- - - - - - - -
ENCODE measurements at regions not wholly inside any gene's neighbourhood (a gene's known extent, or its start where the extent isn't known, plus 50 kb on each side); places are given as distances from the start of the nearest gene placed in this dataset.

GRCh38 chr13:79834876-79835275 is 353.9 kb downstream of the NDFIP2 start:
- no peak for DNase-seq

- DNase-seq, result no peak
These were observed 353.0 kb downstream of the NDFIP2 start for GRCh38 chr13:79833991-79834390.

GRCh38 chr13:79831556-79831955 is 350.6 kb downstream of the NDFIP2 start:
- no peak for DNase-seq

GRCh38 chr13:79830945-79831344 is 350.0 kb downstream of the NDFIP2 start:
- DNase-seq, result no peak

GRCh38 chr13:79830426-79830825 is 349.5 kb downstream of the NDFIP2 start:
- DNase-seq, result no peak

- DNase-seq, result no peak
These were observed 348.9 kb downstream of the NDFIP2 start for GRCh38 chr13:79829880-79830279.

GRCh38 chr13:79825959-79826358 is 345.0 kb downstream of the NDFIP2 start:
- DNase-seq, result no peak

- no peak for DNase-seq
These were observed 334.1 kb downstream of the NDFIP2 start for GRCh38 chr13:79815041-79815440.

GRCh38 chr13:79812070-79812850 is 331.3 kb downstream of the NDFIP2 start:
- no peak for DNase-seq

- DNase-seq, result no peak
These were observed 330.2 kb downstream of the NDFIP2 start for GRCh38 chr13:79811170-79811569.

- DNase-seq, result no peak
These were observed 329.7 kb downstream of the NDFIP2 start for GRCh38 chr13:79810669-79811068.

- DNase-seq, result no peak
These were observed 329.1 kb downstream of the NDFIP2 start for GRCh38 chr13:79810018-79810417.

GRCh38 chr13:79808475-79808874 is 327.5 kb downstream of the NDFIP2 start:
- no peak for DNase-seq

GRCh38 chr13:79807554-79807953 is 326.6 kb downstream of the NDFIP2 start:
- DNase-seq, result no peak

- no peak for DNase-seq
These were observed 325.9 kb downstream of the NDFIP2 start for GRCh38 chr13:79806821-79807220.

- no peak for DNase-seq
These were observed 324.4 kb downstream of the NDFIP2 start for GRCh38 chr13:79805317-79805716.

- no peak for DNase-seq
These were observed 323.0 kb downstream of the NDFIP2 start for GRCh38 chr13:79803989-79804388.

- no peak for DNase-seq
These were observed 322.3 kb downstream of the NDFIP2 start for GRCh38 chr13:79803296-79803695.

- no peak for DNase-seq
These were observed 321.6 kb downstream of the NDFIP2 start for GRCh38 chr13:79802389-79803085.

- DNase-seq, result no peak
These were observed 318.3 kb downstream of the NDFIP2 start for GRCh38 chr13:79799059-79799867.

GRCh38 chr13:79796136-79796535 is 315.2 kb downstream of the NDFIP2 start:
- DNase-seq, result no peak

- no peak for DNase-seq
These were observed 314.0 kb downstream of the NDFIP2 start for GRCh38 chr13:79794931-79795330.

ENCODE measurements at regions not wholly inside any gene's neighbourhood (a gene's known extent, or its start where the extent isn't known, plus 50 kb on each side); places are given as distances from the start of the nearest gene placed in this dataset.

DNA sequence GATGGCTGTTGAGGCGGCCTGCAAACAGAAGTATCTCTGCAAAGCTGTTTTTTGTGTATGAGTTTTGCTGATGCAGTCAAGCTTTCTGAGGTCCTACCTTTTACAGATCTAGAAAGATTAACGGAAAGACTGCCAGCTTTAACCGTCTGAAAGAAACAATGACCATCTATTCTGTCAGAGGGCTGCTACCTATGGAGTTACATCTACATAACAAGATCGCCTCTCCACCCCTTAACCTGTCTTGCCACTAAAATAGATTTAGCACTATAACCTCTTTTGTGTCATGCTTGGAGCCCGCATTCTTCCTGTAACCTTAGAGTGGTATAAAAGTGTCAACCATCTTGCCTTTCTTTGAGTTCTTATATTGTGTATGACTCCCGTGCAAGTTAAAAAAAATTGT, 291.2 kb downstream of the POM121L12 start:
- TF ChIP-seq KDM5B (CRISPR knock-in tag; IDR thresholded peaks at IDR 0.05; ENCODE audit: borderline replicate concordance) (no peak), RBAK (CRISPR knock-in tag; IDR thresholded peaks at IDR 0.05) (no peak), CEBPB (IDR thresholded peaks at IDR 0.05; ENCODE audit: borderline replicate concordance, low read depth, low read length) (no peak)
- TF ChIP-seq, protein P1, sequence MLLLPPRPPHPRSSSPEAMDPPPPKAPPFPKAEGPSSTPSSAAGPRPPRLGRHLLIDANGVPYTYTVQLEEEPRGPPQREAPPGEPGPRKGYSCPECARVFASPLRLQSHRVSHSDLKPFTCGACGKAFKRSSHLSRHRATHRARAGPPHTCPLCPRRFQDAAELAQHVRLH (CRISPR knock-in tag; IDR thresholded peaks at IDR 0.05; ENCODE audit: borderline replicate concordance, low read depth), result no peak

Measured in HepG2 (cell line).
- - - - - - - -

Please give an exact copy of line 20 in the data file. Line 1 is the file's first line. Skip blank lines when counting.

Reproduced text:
- DNase-seq, result no peak